SLAM Congress’ Phone Lines: Support the Troops by Keeping Them OUT of Syria

In 2013, the Obama administration was gearing up to launch an air war on the government of Syria. Antiwar.com and other outlets responded by leading a campaign of Americans contacting Congress to say, “Hell no!”

The campaign’s overwhelming impact was reported by WND.com:

“Americans are slamming at least 24 members of Congress with thousands of phone calls and emails, urging lawmakers not to approve a military strike on Syria—by a margin of as much as 499 to 1.

A national debate is raging on Twitter. Tweets and statements from members of Congress—both Democrat and Republican—show tremendously strong opposition to President Obama’s call for an air strike on Syria:

Rep. Jim McDermott, D-Wash., tweeted, ‘Calls and emails from my constituents is 100 to 1 AGAINST getting involved in Syria. The American people are speaking.’

Continue reading “SLAM Congress’ Phone Lines: Support the Troops by Keeping Them OUT of Syria”

Tunisian Nobel Peace Prize an Indictment of US Intervention in the Arab Spring

A quartet of peace negotiators has won the Nobel Peace Prize for its role in preserving the Tunisian Revolution. That 2011 event kicked off the wave of uprisings known as the Arab Spring. The Tunisian Revolution is widely seen as the one bright spot of the Arab Spring, which has otherwise brought war, tyranny, and chaos to every country it has touched.

But that should not be considered a mark against popular sovereignty itself. It was outside interference from the U.S. empire that poisoned the Arab Spring and turned it into a catastrophe.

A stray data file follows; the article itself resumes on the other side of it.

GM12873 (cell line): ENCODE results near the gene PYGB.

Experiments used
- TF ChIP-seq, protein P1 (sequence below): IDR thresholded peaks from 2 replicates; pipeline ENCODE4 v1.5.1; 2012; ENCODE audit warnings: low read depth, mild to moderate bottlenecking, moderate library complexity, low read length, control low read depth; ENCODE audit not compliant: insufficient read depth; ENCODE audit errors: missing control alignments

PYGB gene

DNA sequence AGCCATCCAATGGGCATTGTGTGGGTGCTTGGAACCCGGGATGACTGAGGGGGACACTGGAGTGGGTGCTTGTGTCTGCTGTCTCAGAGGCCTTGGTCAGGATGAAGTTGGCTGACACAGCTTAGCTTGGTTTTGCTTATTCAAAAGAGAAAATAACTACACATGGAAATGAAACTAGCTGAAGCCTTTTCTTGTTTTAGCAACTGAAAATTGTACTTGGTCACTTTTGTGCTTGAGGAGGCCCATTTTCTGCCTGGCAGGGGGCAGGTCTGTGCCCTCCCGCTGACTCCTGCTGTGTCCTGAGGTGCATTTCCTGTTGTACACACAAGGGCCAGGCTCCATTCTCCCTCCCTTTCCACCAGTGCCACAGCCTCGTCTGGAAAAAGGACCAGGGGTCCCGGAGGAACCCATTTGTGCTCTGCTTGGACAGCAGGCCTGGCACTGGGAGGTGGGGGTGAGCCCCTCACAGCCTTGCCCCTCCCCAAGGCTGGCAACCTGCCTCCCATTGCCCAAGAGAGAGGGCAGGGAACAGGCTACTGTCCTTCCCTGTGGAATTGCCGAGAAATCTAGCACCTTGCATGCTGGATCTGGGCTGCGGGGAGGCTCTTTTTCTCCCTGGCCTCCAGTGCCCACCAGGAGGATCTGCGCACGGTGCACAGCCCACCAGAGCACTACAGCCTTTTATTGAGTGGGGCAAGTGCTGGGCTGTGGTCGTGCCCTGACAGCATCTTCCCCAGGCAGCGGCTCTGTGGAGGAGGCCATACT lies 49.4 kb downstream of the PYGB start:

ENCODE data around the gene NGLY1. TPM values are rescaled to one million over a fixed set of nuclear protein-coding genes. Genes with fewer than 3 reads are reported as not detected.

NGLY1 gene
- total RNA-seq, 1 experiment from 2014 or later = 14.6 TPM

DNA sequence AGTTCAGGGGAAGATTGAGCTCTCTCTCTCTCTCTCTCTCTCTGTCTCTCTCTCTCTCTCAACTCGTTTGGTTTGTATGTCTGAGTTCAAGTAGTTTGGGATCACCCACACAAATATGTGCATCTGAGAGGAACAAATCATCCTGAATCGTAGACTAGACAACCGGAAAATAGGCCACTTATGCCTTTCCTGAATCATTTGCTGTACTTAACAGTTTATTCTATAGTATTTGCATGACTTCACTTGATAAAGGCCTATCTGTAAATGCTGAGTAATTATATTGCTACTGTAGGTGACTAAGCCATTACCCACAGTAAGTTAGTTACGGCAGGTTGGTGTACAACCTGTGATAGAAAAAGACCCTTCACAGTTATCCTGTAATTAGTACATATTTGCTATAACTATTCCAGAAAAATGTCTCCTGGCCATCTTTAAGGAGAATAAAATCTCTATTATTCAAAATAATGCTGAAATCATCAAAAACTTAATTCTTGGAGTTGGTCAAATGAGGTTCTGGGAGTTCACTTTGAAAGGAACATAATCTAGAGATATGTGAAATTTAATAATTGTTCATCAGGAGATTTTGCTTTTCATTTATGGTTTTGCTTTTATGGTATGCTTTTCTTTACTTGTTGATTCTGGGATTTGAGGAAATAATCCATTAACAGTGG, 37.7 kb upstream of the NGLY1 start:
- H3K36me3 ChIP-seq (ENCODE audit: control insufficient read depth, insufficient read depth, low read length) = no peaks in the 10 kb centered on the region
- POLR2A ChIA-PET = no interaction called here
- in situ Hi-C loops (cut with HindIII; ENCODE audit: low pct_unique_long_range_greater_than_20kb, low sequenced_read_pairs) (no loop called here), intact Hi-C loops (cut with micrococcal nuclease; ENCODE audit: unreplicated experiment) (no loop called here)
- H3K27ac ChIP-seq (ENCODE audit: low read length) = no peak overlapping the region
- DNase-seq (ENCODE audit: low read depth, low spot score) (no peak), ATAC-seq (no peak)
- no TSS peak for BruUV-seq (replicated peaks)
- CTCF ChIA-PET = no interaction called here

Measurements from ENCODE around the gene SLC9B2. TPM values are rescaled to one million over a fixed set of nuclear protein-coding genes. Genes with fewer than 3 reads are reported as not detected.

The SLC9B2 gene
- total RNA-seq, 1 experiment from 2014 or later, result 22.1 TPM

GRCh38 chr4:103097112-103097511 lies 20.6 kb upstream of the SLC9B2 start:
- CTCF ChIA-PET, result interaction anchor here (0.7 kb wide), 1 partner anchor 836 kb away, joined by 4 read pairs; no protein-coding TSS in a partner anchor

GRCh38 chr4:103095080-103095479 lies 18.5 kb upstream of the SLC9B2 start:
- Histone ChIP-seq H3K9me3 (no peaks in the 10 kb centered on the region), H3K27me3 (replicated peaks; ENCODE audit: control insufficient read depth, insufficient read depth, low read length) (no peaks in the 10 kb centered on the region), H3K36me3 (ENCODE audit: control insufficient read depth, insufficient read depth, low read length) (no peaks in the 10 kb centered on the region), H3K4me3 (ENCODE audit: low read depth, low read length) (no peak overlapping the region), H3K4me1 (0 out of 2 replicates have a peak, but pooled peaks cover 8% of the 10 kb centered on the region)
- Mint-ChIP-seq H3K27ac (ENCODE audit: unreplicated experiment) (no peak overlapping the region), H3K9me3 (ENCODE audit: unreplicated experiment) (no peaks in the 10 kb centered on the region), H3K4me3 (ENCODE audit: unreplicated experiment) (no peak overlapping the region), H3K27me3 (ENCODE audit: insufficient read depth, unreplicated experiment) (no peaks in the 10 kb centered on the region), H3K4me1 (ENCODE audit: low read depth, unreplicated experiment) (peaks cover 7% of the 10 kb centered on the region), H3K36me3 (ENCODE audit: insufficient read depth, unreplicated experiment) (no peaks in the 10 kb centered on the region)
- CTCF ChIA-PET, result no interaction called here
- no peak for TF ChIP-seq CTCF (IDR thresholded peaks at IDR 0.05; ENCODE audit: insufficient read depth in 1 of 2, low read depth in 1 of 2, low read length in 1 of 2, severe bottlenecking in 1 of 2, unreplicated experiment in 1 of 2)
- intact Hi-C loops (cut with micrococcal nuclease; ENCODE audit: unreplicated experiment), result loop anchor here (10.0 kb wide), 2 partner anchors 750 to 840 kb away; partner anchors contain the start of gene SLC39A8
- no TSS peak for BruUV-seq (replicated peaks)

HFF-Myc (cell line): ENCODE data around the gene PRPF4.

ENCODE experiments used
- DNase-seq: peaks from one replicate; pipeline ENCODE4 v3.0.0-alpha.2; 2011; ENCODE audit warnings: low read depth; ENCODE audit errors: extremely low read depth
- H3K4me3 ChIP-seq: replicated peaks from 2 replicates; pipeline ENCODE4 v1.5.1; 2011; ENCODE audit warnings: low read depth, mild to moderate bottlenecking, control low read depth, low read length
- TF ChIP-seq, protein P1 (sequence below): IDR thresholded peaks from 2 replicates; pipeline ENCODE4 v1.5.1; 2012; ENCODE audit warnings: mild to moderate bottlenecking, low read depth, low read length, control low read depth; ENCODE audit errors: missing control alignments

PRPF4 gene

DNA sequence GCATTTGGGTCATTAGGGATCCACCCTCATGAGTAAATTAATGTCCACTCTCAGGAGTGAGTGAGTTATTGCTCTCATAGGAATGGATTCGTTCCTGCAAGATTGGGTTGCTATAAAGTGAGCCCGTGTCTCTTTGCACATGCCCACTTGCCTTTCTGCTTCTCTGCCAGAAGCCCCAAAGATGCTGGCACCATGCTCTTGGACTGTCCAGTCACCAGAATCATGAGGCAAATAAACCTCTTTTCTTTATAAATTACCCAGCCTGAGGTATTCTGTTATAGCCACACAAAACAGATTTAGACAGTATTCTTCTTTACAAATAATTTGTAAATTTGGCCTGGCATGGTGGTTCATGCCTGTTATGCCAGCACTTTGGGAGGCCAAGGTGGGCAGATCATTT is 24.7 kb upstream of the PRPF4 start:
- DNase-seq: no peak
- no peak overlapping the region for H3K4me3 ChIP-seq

Tunisia was the one Arab Spring country to escape this fate simply because it went first. Caught by surprise, Washington was not able to ruin things until the revolution had already run its course.

In every other country, the United States heavily intervened in one of two ways.

When the Arab Spring threatened or overthrew U.S.-backed dictators or royal despots, Washington sponsored counter-revolutions.

On the other hand, when the Arab Spring reached independent “rogue” regimes, the U.S. and its allies co-opted the uprisings. They radicalized the opposition by pouring money, training, and weapons into it and sponsoring radical jihadists who came to dominate the insurgency.

Egypt’s Arab Spring developed too early and quickly for the U.S. to be able to save then-Secretary of State Hillary Clinton’s “family friend ” General Hosni Mubarak from losing power. And so an election was held which was won by a mildly Islamist administration under Mohamed Morsi.

But this was short-lived, as a counter-revolution sanctioned by the United States and bankrolled by U.S. ally Saudi Arabia then overthrew the elected government, installing a new military dictator.

The revolution was completely reversed, with Mubarak to be released from prison and Morsi taking his place there. He and hundreds of his supporters have been sentenced to death.

John Kerry, Hillary’s successor at State, hailed the coup d’etat as “restoring democracy.”

The restored dictatorship is now back to business as usual: brutal repression and human rights violations, helping Israel keep the Palestinians of the Gaza Strip trapped and miserable, and receiving $1.5 billion a year in U.S. foreign aid.